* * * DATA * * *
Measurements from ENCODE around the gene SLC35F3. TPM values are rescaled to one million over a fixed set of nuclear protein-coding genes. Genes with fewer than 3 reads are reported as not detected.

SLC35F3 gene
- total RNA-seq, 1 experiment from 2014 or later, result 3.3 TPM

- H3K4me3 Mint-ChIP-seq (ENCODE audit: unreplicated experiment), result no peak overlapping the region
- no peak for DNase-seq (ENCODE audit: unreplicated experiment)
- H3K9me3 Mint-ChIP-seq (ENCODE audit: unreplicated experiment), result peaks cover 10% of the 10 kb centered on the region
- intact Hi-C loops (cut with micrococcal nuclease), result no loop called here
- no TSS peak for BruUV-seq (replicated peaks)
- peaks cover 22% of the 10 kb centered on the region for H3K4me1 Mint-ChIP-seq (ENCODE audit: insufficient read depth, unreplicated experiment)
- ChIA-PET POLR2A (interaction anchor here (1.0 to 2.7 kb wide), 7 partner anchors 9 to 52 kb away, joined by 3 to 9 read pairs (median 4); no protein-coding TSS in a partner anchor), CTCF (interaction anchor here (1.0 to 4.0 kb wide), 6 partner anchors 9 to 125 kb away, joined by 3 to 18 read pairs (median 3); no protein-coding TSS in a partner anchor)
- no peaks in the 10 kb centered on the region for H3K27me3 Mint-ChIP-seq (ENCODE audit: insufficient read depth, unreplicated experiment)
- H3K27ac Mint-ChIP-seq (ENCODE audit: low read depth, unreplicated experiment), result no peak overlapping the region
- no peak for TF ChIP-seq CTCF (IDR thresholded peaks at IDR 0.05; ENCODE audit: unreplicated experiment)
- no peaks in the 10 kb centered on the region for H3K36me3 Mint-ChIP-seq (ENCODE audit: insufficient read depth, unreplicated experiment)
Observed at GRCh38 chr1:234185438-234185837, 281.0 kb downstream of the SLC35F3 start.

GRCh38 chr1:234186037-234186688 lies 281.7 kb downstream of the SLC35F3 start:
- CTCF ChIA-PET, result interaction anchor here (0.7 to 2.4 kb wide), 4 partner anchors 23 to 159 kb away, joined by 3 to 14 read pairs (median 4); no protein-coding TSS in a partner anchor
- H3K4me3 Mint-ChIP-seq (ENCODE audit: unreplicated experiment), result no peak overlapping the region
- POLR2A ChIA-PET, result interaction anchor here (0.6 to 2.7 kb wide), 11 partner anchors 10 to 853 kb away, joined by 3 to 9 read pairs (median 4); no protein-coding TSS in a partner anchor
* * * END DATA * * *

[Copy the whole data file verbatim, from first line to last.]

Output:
Measurements from ENCODE around the gene SLC35F3. TPM values are rescaled to one million over a fixed set of nuclear protein-coding genes. Genes with fewer than 3 reads are reported as not detected.

SLC35F3 gene
- total RNA-seq, 1 experiment from 2014 or later, result 3.3 TPM

- H3K4me3 Mint-ChIP-seq (ENCODE audit: unreplicated experiment), result no peak overlapping the region
- no peak for DNase-seq (ENCODE audit: unreplicated experiment)
- H3K9me3 Mint-ChIP-seq (ENCODE audit: unreplicated experiment), result peaks cover 10% of the 10 kb centered on the region
- intact Hi-C loops (cut with micrococcal nuclease), result no loop called here
- no TSS peak for BruUV-seq (replicated peaks)
- peaks cover 22% of the 10 kb centered on the region for H3K4me1 Mint-ChIP-seq (ENCODE audit: insufficient read depth, unreplicated experiment)
- ChIA-PET POLR2A (interaction anchor here (1.0 to 2.7 kb wide), 7 partner anchors 9 to 52 kb away, joined by 3 to 9 read pairs (median 4); no protein-coding TSS in a partner anchor), CTCF (interaction anchor here (1.0 to 4.0 kb wide), 6 partner anchors 9 to 125 kb away, joined by 3 to 18 read pairs (median 3); no protein-coding TSS in a partner anchor)
- no peaks in the 10 kb centered on the region for H3K27me3 Mint-ChIP-seq (ENCODE audit: insufficient read depth, unreplicated experiment)
- H3K27ac Mint-ChIP-seq (ENCODE audit: low read depth, unreplicated experiment), result no peak overlapping the region
- no peak for TF ChIP-seq CTCF (IDR thresholded peaks at IDR 0.05; ENCODE audit: unreplicated experiment)
- no peaks in the 10 kb centered on the region for H3K36me3 Mint-ChIP-seq (ENCODE audit: insufficient read depth, unreplicated experiment)
Observed at GRCh38 chr1:234185438-234185837, 281.0 kb downstream of the SLC35F3 start.

GRCh38 chr1:234186037-234186688 lies 281.7 kb downstream of the SLC35F3 start:
- CTCF ChIA-PET, result interaction anchor here (0.7 to 2.4 kb wide), 4 partner anchors 23 to 159 kb away, joined by 3 to 14 read pairs (median 4); no protein-coding TSS in a partner anchor
- H3K4me3 Mint-ChIP-seq (ENCODE audit: unreplicated experiment), result no peak overlapping the region
- POLR2A ChIA-PET, result interaction anchor here (0.6 to 2.7 kb wide), 11 partner anchors 10 to 853 kb away, joined by 3 to 9 read pairs (median 4); no protein-coding TSS in a partner anchor